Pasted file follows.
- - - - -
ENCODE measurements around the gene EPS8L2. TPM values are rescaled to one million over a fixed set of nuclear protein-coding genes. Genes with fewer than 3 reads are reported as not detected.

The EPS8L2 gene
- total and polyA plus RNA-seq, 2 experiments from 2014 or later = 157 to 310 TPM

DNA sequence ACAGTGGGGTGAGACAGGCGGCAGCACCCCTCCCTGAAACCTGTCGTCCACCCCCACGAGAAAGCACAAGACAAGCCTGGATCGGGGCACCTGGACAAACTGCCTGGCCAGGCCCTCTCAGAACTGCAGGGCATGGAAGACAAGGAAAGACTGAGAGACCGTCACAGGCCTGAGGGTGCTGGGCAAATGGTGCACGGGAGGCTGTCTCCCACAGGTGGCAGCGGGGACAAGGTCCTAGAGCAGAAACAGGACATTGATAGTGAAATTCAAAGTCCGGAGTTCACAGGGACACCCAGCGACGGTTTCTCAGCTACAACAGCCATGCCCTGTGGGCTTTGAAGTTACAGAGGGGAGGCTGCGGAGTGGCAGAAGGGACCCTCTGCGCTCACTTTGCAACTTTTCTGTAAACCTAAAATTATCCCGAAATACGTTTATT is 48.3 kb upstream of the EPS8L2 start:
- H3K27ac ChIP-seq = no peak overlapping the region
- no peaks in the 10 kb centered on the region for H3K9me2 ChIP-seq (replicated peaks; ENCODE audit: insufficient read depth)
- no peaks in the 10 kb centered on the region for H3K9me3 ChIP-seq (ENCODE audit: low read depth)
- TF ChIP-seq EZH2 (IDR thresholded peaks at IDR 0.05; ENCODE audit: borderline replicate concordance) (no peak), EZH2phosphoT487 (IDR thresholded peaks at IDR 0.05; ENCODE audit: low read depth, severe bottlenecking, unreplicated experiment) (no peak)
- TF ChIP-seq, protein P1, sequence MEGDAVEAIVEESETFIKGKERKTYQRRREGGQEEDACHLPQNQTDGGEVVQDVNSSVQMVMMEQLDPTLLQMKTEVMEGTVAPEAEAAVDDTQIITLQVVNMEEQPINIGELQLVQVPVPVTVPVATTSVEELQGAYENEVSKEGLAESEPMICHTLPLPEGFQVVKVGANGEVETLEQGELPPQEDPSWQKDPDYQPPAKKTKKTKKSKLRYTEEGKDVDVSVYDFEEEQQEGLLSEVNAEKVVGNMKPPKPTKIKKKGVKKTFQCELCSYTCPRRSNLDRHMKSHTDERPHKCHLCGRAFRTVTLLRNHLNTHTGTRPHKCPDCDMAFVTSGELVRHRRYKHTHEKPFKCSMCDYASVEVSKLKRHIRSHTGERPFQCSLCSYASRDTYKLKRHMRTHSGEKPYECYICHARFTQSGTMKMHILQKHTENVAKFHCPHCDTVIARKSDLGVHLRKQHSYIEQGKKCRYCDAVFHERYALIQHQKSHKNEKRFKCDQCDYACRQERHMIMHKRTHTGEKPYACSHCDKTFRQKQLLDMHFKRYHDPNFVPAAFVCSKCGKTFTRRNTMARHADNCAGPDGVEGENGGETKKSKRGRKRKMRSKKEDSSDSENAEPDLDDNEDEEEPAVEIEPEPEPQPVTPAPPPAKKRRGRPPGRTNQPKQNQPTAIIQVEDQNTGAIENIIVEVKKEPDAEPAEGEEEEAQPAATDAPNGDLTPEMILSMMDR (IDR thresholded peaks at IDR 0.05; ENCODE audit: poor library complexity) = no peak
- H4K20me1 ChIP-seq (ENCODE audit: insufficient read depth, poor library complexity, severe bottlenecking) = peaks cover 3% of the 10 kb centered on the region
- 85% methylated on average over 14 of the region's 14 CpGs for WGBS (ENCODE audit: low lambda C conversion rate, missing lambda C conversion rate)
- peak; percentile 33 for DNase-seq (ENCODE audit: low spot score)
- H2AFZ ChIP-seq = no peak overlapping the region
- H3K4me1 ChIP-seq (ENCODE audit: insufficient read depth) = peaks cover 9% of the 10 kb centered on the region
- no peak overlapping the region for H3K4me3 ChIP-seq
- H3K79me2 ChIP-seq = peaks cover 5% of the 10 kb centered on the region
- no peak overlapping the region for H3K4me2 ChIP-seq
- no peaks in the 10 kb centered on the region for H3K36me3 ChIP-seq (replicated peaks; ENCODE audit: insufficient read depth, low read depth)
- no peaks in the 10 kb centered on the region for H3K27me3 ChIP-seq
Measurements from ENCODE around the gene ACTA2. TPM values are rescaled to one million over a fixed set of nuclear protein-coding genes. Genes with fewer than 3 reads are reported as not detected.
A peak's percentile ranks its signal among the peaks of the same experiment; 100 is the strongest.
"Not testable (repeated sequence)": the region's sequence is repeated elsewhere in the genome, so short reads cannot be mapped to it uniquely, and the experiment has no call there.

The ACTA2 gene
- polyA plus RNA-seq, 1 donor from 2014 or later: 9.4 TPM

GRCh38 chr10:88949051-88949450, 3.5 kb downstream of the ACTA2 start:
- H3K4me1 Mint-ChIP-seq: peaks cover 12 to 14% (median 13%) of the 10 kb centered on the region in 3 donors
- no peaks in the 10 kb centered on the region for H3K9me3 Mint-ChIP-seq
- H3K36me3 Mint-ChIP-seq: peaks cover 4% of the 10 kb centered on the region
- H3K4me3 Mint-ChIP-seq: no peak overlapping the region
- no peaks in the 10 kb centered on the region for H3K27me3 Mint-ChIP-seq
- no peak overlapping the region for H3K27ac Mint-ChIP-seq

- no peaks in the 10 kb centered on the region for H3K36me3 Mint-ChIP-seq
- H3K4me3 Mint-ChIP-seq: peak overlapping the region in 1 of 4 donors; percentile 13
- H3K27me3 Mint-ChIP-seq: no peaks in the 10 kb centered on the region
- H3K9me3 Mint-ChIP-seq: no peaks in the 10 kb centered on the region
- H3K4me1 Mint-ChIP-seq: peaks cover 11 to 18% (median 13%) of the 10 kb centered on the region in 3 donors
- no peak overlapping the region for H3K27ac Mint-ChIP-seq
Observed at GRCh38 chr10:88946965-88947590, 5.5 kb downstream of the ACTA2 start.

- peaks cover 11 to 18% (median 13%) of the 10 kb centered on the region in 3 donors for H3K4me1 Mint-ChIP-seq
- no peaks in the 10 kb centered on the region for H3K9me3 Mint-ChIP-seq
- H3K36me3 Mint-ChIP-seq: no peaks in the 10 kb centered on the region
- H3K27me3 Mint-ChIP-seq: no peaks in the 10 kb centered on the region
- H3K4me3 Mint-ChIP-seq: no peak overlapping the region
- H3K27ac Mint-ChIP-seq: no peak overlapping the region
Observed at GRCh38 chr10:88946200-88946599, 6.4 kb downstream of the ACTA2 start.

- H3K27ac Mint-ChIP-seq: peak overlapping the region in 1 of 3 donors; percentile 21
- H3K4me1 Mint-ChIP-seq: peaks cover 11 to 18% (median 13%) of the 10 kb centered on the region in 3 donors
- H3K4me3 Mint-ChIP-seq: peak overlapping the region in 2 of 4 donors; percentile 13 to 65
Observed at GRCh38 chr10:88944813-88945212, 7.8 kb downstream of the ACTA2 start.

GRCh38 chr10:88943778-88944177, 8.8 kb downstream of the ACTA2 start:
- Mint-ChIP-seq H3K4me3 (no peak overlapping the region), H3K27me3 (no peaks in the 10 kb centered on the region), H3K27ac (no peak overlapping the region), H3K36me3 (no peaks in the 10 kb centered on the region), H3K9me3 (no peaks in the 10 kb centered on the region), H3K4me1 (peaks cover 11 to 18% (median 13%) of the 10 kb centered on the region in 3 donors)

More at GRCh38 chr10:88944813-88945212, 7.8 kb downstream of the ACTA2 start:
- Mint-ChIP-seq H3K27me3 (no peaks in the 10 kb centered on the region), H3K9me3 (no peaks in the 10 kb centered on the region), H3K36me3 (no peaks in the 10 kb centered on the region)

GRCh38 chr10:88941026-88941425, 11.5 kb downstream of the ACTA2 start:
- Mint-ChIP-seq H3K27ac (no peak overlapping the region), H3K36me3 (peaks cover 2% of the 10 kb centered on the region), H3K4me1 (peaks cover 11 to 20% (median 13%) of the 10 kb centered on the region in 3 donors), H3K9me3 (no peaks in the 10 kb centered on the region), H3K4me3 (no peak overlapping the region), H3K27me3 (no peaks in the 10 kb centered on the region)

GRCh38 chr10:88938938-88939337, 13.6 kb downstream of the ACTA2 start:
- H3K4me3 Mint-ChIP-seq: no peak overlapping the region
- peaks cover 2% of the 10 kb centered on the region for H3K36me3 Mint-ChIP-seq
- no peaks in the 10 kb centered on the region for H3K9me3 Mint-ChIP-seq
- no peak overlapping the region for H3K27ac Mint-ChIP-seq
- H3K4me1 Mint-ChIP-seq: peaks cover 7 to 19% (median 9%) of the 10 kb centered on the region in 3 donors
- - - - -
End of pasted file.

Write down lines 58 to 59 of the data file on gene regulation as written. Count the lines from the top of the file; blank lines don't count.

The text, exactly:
- peaks cover 2% of the 10 kb centered on the region for H3K36me3 Mint-ChIP-seq
- no peaks in the 10 kb centered on the region for H3K9me3 Mint-ChIP-seq